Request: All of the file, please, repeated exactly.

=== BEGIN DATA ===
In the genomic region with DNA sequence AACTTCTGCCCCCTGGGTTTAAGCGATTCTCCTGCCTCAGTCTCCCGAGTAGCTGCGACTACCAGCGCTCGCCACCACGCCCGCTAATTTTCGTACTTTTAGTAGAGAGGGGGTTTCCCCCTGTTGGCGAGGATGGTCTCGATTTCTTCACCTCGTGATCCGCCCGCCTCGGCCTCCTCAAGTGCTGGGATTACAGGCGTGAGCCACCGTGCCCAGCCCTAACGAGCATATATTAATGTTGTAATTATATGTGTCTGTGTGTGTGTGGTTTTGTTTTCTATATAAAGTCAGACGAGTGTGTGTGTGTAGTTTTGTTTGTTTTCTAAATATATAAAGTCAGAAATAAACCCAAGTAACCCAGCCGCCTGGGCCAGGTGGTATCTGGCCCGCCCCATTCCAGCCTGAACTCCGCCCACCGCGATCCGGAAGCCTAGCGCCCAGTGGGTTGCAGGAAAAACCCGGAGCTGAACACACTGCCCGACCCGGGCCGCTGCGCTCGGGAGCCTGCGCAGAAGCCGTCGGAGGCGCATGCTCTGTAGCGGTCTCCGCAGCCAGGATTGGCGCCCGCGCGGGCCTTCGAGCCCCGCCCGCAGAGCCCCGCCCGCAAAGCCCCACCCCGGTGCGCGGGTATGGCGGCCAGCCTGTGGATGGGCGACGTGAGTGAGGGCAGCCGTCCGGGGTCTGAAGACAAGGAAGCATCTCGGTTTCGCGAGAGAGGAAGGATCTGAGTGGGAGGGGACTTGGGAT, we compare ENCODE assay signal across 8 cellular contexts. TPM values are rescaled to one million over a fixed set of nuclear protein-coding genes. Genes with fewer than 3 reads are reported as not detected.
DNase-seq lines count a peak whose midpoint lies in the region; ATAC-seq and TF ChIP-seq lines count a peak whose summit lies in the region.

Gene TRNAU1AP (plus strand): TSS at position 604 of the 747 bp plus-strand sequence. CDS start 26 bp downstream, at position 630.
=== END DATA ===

In the genomic region with DNA sequence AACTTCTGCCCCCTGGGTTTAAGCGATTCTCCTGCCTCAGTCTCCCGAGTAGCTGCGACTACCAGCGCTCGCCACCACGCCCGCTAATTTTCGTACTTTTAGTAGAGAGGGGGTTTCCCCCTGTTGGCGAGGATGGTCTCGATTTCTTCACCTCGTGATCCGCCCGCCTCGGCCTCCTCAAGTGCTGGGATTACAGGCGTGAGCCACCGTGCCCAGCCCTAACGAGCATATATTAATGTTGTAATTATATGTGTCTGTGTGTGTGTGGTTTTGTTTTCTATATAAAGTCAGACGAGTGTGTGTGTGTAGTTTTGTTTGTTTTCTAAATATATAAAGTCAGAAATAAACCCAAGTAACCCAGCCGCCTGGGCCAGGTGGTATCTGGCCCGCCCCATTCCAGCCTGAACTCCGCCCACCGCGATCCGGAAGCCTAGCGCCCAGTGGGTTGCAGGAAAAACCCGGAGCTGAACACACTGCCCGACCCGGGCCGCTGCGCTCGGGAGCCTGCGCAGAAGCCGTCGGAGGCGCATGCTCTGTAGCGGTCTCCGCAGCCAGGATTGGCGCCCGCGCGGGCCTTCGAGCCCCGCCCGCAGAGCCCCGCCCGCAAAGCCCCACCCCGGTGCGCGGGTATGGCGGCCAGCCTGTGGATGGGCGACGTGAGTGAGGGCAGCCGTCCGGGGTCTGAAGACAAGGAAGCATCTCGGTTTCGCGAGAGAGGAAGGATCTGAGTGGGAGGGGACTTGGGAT, we compare ENCODE assay signal across 8 cellular contexts. TPM values are rescaled to one million over a fixed set of nuclear protein-coding genes. Genes with fewer than 3 reads are reported as not detected.
DNase-seq lines count a peak whose midpoint lies in the region; ATAC-seq and TF ChIP-seq lines count a peak whose summit lies in the region.

Gene TRNAU1AP (plus strand): TSS at position 604 of the 747 bp plus-strand sequence. CDS start 26 bp downstream, at position 630.